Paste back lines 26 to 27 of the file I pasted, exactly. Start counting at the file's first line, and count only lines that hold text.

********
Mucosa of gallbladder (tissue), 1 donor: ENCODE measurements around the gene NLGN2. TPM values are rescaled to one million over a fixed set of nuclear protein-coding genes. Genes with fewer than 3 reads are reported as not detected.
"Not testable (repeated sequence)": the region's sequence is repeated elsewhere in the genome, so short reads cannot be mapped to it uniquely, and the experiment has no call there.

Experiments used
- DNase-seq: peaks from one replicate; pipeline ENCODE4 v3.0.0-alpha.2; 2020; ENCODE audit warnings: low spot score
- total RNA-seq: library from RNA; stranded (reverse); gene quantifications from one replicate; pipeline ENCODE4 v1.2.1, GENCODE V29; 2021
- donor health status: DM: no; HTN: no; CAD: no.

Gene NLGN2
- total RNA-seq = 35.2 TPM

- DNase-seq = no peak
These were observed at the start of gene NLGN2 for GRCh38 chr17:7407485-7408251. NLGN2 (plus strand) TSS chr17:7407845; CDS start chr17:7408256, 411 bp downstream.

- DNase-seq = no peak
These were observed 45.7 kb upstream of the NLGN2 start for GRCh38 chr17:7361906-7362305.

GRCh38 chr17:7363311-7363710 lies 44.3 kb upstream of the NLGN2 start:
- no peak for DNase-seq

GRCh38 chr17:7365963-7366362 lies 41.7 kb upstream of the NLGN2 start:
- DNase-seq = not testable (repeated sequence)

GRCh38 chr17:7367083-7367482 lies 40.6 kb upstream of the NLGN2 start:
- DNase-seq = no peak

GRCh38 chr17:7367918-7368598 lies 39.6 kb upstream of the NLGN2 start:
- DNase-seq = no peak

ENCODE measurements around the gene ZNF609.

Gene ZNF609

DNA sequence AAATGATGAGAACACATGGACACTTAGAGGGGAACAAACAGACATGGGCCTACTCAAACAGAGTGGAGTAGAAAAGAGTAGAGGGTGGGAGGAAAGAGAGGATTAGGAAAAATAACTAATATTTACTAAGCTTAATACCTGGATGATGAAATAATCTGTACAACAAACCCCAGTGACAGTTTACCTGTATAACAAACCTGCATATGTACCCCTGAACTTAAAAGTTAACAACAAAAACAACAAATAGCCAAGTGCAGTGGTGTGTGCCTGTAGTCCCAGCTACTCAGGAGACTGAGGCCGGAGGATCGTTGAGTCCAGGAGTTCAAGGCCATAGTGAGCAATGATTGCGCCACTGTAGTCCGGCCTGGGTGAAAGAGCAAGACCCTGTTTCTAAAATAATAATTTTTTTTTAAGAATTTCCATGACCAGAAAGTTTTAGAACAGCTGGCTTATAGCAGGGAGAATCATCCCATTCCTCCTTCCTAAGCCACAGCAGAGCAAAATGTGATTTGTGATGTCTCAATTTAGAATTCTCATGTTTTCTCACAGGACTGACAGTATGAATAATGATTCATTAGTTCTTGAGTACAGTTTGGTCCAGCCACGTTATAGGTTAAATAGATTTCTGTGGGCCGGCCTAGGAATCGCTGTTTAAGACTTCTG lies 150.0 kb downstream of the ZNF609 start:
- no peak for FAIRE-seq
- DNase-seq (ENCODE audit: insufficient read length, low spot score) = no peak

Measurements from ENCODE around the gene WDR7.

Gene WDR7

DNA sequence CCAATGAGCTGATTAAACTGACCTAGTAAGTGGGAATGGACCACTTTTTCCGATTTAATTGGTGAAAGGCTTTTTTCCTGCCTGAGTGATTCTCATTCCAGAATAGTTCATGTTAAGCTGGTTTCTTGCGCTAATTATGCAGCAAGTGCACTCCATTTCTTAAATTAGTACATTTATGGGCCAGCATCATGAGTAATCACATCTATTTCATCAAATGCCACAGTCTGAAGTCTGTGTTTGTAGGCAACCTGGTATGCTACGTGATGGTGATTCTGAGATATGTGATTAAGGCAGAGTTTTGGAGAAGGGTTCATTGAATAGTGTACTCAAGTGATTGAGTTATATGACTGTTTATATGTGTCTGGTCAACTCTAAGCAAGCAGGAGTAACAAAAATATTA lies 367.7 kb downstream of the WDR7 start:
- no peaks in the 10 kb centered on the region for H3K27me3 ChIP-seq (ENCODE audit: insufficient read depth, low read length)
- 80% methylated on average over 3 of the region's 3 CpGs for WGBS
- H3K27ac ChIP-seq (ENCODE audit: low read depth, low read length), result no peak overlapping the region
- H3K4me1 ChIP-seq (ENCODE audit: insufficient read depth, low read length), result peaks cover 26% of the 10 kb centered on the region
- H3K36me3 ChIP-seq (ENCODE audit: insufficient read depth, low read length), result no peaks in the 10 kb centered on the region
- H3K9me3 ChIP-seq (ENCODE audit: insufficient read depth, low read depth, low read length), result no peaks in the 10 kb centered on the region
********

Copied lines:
Measurements from ENCODE around the gene WDR7.

Gene WDR7